The upcoming war of succession and the future of Macroeconomics!

It appears that economics is on the verge of war … ok maybe I’m being melodramatic – but the change in tone of economists recently (well, actually mainly macroeconomists) has been startling!

During the credit crisis, more and more economists have moved towards a panicked position.  However, the first true indication that this might be different than a few little methodological spats came to me from these posts (Econlog and VoxEU).

These posts indicated that the very structure of economics was preventing research into valuable fields – we had failed to achieve knowledge by focusing on “equilibrium”, “mean reversion”, and/or the constant obsession by ignoring the depression when we analyse data.

There are two primary areas where I think the main set of criticism will fall – and the size and scope of this criticism will determine whether it is war, or merely an evolution of ideas.  These areas are 1) aggregation and stability conditions (so macroeconomics and its current foundations) and 2) behavioural assumptions (a more widely shared issue).  Tyler Cowen links on both issues to some degree 1,2.

Hopefully there is a realisation that economic methods and models are useful – even if the value judgments economists make aren’t always up to scratch.  My concern is that disputes about value judgments will lead to a situation where the entire framework is thrown to the side.  However, if this occurs it will be partially the result of some economists inability and unwillingness to describe their assumptions openly – something we should all keep in mind.

How do we compare Keynesian and modern economics?

Over at, Chris Trotter states (ht Rates Blog):

Keynesian economics was never more than the rational response of decent and compassionate men to the human cost of economic management when reposed in the hands of the avaricious and the uncaring

This is an incredible mis-representation of “Keynesian economics” – however, it is also an incredibly common mis-representation.

Among many on the left and right of the political spectrum there is a belief that Keynesianism is left-wing macro-economics and modern economics (which people attribute to Friedman – even though in general terms his ideas only apply to monetary policy, not the whole shabang). However, as CPW once said to me, the correct comparison is not one of political ideology, but one of science – Keynes was like Newton, while Lucas/Friedman/the crew are like Einstein.

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Posting trouble

Hi all, For some reason I can’t post anything particularly long at the moment – as the site doesn’t like me.

As a result, none of the ideas I have for posts can be satisfactorily placed on the site. I can still comment though – its just taking a while.

If you want you can comment on this in the comments section of the post (ht Marginal Revolution, Econlog). I will try to get some posts up tonight.

What is modern business cycle theory

If you want to know, have a look at this post. It is completely non-technical, and explains the way macro-economists look at things pretty danged well! (ht Marginal Revolution).

Fundamentally, this view of the business cycle is highly focused on methodological individualism – the business cycle occurs in the context of individuals maximising their happiness given constraints.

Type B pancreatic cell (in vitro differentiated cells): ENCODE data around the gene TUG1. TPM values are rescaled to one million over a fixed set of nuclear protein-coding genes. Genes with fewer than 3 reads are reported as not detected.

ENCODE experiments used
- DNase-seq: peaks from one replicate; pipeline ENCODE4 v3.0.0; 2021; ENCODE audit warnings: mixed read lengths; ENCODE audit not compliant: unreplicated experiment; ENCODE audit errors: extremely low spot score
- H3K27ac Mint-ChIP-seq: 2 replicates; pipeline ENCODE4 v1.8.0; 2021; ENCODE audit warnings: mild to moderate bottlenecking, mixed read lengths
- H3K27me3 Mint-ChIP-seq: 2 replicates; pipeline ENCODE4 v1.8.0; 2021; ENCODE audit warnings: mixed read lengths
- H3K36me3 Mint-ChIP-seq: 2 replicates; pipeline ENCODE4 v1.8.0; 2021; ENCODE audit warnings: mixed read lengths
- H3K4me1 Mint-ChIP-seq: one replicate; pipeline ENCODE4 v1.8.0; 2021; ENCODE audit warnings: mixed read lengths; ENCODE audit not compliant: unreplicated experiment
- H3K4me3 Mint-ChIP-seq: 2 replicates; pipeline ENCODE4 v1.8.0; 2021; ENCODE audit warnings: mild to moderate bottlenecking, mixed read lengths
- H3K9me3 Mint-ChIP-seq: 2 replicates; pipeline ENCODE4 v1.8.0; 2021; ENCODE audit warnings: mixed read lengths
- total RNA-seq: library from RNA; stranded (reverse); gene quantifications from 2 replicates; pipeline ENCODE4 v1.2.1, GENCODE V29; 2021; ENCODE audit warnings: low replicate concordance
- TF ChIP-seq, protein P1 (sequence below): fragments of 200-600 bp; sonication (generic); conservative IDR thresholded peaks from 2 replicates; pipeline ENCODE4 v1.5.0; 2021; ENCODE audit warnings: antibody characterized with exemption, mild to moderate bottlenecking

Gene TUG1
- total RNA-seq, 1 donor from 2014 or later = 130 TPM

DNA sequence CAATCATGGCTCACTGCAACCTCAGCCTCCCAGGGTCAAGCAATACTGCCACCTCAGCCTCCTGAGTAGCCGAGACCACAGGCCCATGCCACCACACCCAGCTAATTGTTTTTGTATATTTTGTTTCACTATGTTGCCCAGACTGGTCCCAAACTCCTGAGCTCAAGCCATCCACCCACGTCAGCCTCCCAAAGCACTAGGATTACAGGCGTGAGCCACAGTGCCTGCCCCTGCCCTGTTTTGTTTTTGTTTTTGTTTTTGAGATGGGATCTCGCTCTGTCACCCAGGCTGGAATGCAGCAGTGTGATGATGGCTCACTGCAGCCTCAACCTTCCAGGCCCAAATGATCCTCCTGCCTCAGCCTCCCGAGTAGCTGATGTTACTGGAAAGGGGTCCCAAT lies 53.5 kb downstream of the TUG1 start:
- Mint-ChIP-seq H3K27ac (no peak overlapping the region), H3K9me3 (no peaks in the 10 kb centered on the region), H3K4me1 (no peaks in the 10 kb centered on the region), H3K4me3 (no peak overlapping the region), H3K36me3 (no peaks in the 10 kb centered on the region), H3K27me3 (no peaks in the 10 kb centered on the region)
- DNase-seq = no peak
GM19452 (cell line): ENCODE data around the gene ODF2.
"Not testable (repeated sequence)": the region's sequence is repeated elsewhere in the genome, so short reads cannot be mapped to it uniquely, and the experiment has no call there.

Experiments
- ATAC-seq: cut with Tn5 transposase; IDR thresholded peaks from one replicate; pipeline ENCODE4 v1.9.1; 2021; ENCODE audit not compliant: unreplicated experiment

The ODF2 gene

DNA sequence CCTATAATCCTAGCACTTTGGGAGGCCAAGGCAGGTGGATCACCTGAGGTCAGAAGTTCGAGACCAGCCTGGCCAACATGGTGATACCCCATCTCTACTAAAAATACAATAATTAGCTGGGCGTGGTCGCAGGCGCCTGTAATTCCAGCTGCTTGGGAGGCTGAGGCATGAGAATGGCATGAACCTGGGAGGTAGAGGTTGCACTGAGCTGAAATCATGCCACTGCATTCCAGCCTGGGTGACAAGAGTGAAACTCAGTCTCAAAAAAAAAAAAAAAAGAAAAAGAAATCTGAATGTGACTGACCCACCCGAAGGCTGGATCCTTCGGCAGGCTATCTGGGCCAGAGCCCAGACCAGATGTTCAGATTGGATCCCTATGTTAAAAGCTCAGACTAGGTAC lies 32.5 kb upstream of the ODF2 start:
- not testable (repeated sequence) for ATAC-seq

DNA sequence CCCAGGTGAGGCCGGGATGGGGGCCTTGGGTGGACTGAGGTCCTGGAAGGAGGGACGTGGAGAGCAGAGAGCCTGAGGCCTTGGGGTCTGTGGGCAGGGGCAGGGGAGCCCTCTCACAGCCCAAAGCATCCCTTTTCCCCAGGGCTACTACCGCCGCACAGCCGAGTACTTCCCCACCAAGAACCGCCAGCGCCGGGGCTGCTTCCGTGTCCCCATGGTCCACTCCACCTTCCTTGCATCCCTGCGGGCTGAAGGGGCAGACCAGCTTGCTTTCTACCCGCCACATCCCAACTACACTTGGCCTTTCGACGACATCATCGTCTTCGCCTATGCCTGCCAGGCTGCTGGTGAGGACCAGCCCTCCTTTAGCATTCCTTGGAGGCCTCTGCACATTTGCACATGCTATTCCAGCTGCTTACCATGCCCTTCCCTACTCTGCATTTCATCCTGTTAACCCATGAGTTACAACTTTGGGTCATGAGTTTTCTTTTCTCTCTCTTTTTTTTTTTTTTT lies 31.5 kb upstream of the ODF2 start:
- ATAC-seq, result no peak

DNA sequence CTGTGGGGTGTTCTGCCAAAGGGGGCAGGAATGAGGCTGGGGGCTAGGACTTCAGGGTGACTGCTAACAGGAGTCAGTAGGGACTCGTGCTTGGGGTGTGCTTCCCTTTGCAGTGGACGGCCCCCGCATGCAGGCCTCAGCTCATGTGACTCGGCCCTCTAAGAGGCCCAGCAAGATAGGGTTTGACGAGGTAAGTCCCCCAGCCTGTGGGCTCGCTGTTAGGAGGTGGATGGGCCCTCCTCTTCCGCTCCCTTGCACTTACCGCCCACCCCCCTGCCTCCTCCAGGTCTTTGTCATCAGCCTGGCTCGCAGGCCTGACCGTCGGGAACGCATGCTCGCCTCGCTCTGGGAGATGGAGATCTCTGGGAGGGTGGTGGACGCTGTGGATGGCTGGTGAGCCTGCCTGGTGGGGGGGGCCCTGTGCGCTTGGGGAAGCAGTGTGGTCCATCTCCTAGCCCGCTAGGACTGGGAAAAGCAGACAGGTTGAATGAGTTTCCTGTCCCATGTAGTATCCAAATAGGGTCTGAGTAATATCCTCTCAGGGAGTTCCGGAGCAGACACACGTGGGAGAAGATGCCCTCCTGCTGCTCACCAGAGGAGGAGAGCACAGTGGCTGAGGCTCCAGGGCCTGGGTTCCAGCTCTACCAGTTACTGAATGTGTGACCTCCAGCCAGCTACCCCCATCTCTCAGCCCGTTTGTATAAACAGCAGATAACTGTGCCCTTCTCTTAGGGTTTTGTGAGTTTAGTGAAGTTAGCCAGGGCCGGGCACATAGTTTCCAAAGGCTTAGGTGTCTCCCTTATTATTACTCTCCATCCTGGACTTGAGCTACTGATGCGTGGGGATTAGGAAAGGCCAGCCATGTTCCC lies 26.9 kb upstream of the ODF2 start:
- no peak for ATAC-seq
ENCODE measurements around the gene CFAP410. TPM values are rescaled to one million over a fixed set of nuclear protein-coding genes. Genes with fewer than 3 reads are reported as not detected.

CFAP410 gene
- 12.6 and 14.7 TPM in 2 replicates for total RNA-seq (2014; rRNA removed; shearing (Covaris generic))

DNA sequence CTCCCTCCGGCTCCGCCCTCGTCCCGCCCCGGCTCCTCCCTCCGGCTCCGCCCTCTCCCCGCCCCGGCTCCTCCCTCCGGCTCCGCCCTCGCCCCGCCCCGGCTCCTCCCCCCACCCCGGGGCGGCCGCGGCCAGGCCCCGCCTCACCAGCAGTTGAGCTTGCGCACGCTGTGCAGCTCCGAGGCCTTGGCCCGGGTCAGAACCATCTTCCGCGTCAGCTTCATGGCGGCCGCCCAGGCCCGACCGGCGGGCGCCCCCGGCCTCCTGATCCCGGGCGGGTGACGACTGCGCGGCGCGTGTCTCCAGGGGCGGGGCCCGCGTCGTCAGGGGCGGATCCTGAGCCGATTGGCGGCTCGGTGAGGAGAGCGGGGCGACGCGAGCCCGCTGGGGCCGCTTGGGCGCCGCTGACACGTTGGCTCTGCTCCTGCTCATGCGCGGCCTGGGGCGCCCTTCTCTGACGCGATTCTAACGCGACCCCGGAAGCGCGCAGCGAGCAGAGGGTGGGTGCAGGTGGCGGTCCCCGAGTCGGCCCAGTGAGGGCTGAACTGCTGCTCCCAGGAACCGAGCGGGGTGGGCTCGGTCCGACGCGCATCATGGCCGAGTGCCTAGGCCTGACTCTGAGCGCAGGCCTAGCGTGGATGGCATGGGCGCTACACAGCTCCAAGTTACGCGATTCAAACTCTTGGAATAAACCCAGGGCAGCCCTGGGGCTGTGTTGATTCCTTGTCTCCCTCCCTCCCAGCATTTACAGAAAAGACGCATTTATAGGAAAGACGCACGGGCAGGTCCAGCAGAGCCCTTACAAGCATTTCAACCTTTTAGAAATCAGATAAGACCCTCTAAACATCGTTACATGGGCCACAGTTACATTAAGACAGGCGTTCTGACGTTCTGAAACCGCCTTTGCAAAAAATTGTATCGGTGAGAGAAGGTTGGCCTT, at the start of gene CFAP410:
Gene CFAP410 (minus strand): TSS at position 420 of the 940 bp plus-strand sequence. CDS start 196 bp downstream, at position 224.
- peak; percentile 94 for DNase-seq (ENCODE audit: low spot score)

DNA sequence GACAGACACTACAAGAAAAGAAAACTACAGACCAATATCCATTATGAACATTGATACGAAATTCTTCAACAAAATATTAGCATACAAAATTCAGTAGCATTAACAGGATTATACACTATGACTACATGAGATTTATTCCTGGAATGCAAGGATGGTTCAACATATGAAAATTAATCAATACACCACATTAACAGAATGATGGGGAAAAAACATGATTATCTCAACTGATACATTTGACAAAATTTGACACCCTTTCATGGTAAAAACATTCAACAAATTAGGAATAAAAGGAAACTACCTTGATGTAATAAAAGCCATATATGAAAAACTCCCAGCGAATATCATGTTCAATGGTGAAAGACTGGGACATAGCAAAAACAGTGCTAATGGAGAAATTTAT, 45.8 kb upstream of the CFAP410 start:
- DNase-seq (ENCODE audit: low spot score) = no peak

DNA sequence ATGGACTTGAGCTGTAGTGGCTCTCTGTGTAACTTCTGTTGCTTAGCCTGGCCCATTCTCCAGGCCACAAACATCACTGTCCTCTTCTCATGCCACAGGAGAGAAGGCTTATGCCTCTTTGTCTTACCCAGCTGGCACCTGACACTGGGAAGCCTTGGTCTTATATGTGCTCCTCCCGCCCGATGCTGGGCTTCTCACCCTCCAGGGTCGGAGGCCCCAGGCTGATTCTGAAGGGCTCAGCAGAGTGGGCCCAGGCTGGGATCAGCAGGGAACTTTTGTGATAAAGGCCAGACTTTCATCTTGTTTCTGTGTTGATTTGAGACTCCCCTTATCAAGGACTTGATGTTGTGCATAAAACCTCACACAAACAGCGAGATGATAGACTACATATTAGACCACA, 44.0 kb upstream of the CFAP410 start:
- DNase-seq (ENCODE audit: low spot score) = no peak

Before this strain of thought came out, business cycle theory was a surprising holistic section of economics – something that did not match with the individualistic nature of microeconomics (see Schumpeter). Furthermore, business cycle theory, long-term growth theory, and near term macroeconomics (effectively old school Keynesianism) were relatively incompatible.

Following the collapse of the “consensus” in macroeconomics during the oil crisis the one ray of hope was that we macroeconomics could be recreated in a way that is consistent with microeconomics. According to Kids prefer cheese this research area is still active – which is exactly what we want to hear.

Update: Paul Walker discusses the same article.

Growth and happiness

The Standard was at Joe Stiglitz’ talk in Wellington last week and was particularly interested an audience member’s question about growth. The question is whether economists focus too much on growth, to the detriment of human happiness. It’s an interesting and worthy question, but not one that hasn’t been considered by economists. There are two important issues around GDP: first, whether it’s a good measure of growth and, secondly, whether growth is particularly important. Read more

The economist’s economic growth bias

Reading the titles of the last two posts (the birth rate vs the growth rate and growth forecasts and government) I realised that neither rauparaha or myself defined what ‘growth’ we were talking about. Like all economists, we took ‘Growth’ to be synonymous with growth in gross domestic product.

Could this possibly imply that economists such as rauparaha and myself have an inherent bias when discussing normative statements about welfare that points us towards pro economic growth policies – even when there is a hefty trade off in other social values. Do economists focus too strongly on technical and allocative efficiency without taking social efficiency and equity into account?
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